now if that was placed with the arch down, it may not have been as strong
I kinda wish he'd piled concrete bags on the charred boards, to test for strength. I mean they're obviously beyond repair regardless, but maybe one is just a little more likely to Hodor longer than the others.
Or bridge supports...
Interesting tests. I would like to see a water test while under load, because of course the real world failures happen when something is under load AND getting soaked by water intrusion.
Excellent detailed comparison. Oddly there's been a record number of flame thrower injuries since this video aired. Something to do with not wearing proper protective equipment such as flame retardant clothing, gloves and goggles. :()
Can you do some water tests with PAINTED wood? Like if you were to make a piece of furniture and then paint it, how would it last between the wood types? Just like with the varnish test but paint instead.
What about doing radiata ply with hardwood edge band? Would it be a better comparison to test that against the MDF w/ hardwood edge band?
So for the plywood loaded test, when you put the shelf in with the bow "up" it acts as a pre-stressed shape and resists deflection. If you had installed it the opposite way (bow down), it would have deflected more.
Would the hardwood facing on the MDF also block the edges off, protecting them from the water?
This was cool and funny. I've never made a shelf or a bookcase out of either plywood or mdf, though. They both sag a lot. How about a test with solid lumber? Wide glueups are easy, and if you want easier, you can buy solid wood shelf board, already planed to width and thickness at most big box home stores. For rough work, you can just use 2x12s side by side.
years ago I made a sort of drawers and towel holding table to some customer's ideal specifications( some designer friend of theirs's said to used mdf because it paints well) . The whole thing had to be made from MDF but I argued with my boss about the design ( specifically the lengthy span as with all the drawers on top with no bracing/legs in the middle to keep it from sagging or at least to only use mdf on the outside that would get painted). well it went out and came back because when they put the marble top on this monstrosity they realized the thing sagged a good half inch in the middle and was noticeable with a slab of marble for the top so I had to add legs in the middle to support it like I originally said.
The last plywood deflection test had physics on its side. I would have liked to seen it tested with the bow down as well.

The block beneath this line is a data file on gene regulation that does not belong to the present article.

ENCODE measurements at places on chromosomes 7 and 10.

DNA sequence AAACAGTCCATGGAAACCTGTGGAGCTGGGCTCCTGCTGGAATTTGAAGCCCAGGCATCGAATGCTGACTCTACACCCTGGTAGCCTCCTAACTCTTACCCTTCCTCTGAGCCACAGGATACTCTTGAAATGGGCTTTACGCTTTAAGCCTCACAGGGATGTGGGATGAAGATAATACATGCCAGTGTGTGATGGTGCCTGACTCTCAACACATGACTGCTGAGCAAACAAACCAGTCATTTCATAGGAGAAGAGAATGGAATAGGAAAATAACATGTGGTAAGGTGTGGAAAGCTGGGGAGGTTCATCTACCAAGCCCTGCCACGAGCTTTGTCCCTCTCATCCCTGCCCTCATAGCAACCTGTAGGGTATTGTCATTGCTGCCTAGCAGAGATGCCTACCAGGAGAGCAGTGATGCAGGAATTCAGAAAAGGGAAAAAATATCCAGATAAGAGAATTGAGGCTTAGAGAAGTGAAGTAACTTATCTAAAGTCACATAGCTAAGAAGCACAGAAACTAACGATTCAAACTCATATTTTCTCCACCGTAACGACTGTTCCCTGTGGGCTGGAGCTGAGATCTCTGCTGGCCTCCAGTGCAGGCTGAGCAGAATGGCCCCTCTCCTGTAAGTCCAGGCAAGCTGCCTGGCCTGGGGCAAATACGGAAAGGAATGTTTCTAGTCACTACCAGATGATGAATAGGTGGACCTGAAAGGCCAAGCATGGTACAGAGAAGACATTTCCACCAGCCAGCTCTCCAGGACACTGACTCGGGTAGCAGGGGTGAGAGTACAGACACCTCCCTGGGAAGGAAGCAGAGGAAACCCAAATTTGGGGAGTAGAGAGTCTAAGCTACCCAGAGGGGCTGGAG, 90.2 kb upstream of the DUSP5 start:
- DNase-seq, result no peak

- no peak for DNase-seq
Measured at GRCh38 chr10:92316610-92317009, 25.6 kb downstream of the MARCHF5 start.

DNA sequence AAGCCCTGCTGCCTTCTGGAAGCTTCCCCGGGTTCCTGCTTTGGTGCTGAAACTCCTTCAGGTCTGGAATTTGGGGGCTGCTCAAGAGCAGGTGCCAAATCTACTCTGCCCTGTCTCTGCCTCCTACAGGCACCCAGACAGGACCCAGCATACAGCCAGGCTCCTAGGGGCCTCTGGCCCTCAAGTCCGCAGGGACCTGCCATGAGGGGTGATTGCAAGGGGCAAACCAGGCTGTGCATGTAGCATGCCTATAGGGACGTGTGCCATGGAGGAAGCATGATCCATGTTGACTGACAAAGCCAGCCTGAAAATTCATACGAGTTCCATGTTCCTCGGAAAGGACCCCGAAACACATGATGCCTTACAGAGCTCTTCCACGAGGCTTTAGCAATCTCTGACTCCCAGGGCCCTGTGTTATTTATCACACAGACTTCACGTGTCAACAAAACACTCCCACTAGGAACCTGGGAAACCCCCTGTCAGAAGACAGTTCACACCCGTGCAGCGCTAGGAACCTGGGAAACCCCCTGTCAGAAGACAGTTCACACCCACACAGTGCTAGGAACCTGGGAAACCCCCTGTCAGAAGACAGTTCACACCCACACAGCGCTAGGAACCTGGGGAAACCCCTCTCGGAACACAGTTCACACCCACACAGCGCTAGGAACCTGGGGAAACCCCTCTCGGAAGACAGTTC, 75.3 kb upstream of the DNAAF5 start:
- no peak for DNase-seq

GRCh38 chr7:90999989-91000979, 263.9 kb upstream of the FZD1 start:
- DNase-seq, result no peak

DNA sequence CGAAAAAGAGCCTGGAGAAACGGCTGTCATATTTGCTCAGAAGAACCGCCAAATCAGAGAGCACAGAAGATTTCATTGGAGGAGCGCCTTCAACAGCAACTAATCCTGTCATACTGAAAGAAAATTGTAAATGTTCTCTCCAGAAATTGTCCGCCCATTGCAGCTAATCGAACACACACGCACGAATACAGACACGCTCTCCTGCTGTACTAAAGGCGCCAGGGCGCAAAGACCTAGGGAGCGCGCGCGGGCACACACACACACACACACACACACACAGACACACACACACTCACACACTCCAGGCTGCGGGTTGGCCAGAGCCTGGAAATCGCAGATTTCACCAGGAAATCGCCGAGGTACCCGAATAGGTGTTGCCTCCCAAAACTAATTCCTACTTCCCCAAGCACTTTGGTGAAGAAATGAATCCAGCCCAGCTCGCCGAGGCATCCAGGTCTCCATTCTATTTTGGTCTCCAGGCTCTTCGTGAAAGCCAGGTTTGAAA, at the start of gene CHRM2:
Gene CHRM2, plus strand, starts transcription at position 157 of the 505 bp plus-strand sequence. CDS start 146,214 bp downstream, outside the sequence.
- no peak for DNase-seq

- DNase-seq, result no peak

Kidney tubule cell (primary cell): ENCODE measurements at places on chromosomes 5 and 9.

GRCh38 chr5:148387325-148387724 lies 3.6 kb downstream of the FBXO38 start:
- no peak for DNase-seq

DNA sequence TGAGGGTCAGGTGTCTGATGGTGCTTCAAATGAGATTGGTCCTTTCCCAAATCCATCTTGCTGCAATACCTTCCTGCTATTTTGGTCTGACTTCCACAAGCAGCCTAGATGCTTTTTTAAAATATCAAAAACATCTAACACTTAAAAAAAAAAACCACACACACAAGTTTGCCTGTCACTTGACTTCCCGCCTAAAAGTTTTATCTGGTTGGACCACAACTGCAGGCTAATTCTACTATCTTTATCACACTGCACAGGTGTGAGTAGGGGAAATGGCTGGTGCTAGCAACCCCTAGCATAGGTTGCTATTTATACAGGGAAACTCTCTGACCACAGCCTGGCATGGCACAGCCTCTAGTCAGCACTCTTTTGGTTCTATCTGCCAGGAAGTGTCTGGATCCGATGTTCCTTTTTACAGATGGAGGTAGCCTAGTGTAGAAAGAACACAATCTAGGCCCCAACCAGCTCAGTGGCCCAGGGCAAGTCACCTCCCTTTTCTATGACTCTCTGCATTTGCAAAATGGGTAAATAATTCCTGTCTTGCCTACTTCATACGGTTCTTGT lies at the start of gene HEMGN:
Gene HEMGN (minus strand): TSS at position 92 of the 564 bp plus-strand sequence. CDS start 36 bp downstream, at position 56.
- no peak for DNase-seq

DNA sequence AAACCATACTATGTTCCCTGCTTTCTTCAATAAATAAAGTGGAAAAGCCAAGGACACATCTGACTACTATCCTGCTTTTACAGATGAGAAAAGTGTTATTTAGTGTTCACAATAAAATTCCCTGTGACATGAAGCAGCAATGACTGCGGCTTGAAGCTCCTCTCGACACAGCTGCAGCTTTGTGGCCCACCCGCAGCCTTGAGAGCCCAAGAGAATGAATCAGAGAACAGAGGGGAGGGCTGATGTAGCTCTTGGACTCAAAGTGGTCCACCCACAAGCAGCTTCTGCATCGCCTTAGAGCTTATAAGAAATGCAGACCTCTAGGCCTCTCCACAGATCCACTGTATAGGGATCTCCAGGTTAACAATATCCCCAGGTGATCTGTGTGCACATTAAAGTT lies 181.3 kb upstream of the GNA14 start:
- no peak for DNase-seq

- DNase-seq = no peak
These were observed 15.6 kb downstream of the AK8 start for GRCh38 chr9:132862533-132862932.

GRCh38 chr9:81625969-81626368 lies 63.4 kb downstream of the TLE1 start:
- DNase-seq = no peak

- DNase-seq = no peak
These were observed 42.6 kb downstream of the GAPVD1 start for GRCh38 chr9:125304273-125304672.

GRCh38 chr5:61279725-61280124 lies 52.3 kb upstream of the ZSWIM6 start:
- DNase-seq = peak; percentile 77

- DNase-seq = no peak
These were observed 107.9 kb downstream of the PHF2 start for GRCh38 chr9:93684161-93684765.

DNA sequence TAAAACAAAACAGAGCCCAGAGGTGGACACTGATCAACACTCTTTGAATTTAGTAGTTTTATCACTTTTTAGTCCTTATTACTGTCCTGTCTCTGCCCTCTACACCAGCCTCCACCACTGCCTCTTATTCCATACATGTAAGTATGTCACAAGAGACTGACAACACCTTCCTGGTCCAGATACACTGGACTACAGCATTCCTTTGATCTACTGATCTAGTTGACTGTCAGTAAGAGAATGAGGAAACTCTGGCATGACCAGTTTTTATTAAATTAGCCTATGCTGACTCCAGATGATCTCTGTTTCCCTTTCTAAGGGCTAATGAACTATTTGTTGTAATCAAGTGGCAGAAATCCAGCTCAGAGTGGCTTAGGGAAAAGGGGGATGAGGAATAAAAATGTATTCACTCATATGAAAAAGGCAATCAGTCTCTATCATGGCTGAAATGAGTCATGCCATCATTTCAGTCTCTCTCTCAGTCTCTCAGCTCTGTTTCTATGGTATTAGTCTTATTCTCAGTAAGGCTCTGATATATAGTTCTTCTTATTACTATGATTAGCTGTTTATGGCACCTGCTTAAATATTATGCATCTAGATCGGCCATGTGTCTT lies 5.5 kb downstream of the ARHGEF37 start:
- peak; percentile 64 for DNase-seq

My thoughts exactly, I’m p sure it would have bowed down when it was wet, right?
Thank you for a fun and interesting video. I really enjoyed watching it.
You know, you went to town on the wood with the flamethrower, so you should have sawed into them to see how deep the burns went
Would be interesting to add particle board to your tests. When I used to design and build melamine furniture, we almost always used MDF for verticals and particle for horizontals - especially where we needed less flex, like shelving.
Once partial board wood gets wet... It's completely useless! The swollen wood breaks the bonding agent and it reverts back to just sawdust.
Yeah, it definitely wouldn't do well with submersion... I was mostly just pointing out that it is "better" than MDF in certain applications.
Also because of the nature of plywood it will be stiffer in one direction than the other, depending on which axis has the most cross grain ply's.
Great video! As far as moisture resistance goes....30 years ago I had Formica counter tops made. The counter top guy told me to paint the underside of the back splash with oil base kilz or oil base primer before he installed it. He said this would keep the particle board from swelling up if the silicon caulk seal should fail. I also paint the underside of the front (especially near a sink). I have had great success with both applications. I would also paint the side of the particle board on the side of the cut out for a sink. I would paint any wood product for this kind of application. (I was a professional painter. I would understand if people are saying, they paint everything.)
I think it's ridiculous that the cabinet under/around a sink is made from cheap particle board. You _know_ it will get wet eventually. If I were making custom cabinet work, I would make this one compartment at least out of better material. When I had the opportunity, working under the sink, I laminated a sheet of contractor plastic along the bottom and a few inches up the sides.
@John Długosz - I do not think the original comment was referring to the cabinets; particle board is the typical material that is used when a laminate countertop is made, so I think the original comment was strictly referring to the particle board that is bonded to the Formica sheet.
@Steve Babiak, You are correct in what I was referring.
@John Długosz I think it's ridiculous to make a cabinet around the sink of any kind of wood. I have a sink and countertop completely made of stainless steel. It does not wear and does not swell. This has been common practice in my country for decades.
Brad, than you very much for your time and effort. This was great.
Really interesting on the MDF with hardwood face, might actually consider that for shelving when I wouldn't have before.
You can make plywood much stronger by adding a hardwood face as well. Plywood shelving is much better than MDF, especially if it isn't a built-in and will be moved occasionally.
I've often used edged mdf for shelves with excellent results.